I often have conversations about climate change with those who believe that the crux of the problem lies with the individual. To put it somewhat differently, these individualists believe that we can’t solve the climate problem without individual change and that the possibilities for such change are all around us. People should use less electricity, take more public transporation, consume less, live more simply and so on and we’ll be on our way to dramatically reduced emissions.
I always respond with cynicism. And then I feel badly. Most of us overconsume, drive too much, waste energy and could benefit from a simpler life. So the message seems right. But I’m a cynic because I don’t believe, at heart, that most people will engage in dramatic behavioral change unless forced. Here’s just a tiny bit of evidence from a recent L.A. Times article in support of my view:
As the Times reports, hybrid sales have dropped off at a far faster pace than sales of non-hybrid vehicles as gasoline prices have fallen from $4.00 gallon to less than $2.00. Undoubtedly part of the reason for the dramatic fall is that money is tight and hybrids sell for a premium compared with conventional engine alternatives. But surely there’s more going on. If driving is cheap, gas mileage doesn’t much matter to most people even with news of climate change, even in the face of calls for energy conservation, and even with the memory of high fuel prices just behind us. Behavioral change with respect to consumer car purchases won’t occur, in other words, out of the goodness of our hearts. Instead, for most of us, convenience and price will far outstrip any conservationist motives unless conservation pays or requires little sacrifice on our parts. We’ll buy a fuel efficient car if fuel is expensive. We’ll recycle in droves if given containers we can place at curbside and in even greater droves if we don’t have to separate our cans from our papers from our plastic. If we have to drive to a recycling center, by contrast, only the most intense and ardent believers among us will make the effort on a regular basis.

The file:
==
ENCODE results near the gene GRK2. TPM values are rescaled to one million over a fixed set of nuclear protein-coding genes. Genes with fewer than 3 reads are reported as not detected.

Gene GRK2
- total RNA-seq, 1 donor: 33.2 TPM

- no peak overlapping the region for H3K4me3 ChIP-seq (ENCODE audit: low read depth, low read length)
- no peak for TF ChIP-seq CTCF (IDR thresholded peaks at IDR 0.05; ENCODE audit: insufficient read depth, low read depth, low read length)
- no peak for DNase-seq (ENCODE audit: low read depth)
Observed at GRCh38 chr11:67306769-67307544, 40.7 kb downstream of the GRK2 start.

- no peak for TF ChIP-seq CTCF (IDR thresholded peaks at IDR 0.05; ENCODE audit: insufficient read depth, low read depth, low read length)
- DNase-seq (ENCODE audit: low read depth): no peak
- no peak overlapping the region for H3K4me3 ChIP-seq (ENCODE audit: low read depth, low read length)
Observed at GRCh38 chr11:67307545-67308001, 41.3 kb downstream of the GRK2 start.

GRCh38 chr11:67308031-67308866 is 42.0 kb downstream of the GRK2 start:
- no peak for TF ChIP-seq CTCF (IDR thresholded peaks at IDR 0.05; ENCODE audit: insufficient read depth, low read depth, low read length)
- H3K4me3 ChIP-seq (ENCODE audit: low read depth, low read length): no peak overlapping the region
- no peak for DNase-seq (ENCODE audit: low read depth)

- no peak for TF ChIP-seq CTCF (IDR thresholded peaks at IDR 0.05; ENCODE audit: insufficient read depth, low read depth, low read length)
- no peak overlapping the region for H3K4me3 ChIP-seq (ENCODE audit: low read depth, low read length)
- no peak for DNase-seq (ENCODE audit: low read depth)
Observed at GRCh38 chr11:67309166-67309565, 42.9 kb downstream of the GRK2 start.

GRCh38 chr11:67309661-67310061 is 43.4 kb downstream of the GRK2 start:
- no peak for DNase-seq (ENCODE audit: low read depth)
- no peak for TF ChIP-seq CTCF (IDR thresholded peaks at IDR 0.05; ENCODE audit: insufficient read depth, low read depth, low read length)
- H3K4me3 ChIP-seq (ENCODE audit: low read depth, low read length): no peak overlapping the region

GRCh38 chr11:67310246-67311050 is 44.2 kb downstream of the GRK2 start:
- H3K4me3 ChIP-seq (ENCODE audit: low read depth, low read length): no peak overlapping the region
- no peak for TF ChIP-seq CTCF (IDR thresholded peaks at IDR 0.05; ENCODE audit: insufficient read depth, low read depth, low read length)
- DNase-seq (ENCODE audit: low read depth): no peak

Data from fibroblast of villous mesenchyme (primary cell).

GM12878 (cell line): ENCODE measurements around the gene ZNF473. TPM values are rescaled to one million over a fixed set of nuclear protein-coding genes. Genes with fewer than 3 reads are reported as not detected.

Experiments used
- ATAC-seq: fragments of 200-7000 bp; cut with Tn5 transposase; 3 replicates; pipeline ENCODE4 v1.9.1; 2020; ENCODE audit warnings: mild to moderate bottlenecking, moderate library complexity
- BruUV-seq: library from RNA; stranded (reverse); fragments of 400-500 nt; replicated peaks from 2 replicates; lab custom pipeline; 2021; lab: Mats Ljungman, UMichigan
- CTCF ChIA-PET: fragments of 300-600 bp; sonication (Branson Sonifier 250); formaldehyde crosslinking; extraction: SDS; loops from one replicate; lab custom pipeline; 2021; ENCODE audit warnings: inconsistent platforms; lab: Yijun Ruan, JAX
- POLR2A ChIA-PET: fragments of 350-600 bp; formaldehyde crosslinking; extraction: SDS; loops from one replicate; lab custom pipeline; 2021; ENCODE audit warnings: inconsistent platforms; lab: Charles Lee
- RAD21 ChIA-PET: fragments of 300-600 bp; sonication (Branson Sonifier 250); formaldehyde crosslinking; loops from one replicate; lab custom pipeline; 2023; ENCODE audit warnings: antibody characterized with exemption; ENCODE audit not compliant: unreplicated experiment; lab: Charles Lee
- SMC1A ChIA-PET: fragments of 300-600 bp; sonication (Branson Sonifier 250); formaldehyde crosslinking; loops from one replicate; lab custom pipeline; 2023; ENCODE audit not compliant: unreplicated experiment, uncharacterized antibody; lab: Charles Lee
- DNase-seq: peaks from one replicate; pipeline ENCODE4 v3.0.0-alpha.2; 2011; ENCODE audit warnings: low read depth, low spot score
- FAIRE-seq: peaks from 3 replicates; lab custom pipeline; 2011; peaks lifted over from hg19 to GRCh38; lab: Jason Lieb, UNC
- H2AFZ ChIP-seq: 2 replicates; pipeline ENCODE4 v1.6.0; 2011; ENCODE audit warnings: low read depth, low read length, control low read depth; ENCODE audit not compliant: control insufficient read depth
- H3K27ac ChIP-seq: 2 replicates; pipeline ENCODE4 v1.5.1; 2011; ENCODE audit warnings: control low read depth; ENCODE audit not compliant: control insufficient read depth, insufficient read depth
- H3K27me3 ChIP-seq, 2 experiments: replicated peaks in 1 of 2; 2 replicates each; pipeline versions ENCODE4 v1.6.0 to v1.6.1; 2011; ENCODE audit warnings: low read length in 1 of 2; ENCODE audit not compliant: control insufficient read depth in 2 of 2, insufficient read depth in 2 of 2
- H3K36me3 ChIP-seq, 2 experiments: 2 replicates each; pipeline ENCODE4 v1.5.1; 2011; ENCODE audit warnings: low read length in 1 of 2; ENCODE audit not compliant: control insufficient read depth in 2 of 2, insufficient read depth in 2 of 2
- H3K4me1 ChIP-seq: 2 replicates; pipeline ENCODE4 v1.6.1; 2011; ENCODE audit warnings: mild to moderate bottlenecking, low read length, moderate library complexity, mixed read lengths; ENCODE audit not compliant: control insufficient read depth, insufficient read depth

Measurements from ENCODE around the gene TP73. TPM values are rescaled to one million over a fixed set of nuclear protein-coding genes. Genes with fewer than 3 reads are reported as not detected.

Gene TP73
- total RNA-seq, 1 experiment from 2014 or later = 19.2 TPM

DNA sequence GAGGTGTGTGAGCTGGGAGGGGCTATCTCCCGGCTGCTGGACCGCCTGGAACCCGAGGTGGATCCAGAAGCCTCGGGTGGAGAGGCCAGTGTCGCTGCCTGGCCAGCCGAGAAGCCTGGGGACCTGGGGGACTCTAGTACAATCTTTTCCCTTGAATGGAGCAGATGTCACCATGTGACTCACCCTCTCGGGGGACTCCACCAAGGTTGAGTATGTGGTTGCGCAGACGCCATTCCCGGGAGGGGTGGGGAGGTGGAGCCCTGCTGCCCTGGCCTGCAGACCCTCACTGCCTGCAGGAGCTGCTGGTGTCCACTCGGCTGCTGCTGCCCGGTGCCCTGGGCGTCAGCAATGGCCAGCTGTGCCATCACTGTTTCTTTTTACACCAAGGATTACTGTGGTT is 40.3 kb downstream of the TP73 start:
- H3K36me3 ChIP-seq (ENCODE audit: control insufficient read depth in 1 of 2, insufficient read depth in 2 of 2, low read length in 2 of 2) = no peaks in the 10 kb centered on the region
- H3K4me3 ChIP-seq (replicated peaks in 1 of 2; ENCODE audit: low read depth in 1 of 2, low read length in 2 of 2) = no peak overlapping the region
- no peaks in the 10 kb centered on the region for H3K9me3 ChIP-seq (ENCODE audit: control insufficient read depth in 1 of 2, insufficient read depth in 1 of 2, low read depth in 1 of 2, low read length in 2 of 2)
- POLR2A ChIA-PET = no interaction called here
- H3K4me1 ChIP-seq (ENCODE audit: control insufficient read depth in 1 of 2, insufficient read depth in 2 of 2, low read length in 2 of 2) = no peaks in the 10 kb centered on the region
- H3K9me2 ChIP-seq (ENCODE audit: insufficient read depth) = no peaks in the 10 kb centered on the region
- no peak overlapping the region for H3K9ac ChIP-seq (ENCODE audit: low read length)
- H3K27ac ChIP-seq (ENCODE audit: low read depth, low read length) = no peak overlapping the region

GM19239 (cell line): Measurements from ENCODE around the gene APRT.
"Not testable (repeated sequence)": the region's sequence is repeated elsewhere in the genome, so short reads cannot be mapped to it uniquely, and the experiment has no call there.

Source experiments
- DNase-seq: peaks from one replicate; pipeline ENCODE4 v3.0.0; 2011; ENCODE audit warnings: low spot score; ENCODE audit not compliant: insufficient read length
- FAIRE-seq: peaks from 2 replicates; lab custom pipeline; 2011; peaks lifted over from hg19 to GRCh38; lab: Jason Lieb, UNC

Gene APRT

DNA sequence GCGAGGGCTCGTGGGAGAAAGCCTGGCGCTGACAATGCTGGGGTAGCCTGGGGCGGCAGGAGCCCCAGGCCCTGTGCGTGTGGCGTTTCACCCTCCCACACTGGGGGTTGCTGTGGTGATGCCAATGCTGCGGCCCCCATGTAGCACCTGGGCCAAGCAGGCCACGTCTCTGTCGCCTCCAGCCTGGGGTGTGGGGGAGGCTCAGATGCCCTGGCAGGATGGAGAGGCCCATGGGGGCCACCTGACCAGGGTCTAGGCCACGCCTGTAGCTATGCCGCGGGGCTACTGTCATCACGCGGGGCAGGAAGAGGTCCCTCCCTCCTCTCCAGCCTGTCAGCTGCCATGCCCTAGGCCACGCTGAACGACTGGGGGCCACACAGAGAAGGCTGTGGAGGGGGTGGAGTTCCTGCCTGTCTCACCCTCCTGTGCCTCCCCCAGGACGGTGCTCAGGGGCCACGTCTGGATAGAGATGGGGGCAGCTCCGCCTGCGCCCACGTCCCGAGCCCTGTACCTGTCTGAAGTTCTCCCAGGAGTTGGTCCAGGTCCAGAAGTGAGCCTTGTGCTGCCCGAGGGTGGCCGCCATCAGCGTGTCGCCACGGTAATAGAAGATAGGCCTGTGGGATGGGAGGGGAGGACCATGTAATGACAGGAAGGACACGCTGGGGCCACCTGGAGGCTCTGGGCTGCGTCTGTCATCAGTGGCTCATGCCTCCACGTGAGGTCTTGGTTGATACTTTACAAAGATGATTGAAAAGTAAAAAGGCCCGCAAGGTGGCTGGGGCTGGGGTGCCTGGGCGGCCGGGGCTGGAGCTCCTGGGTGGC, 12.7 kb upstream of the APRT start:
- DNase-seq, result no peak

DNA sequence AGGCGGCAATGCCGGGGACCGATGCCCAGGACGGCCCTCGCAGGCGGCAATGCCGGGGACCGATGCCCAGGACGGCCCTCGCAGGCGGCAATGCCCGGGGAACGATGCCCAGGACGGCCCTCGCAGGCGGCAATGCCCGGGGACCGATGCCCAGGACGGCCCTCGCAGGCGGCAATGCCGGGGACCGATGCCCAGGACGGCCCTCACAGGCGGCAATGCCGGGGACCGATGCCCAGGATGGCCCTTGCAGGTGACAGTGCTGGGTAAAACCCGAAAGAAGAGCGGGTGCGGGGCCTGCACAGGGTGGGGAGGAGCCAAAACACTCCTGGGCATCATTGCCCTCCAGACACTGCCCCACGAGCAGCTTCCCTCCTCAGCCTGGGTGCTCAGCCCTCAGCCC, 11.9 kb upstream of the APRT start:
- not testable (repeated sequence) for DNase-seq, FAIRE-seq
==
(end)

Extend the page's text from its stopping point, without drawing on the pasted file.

And so, while I applaud environmentally sustainable behavior and wish that more of us engaged in it, I think our salvation relies not on the good will of individuals. Instead, governments and markets need to take steps to make us pay for the full costs of the behaviors in which we engage (a carbon price on energy usage is a good start); they need to make environmentally benign alternatives easier for us to choose (convenient public transportation rather than exhortations to carpool or bike); they need to limit our infrastructure choices to energy efficient ones (fuel economy standards, energy efficient building materials, smart growth patterns). In other words, we need to be saved from ourselves.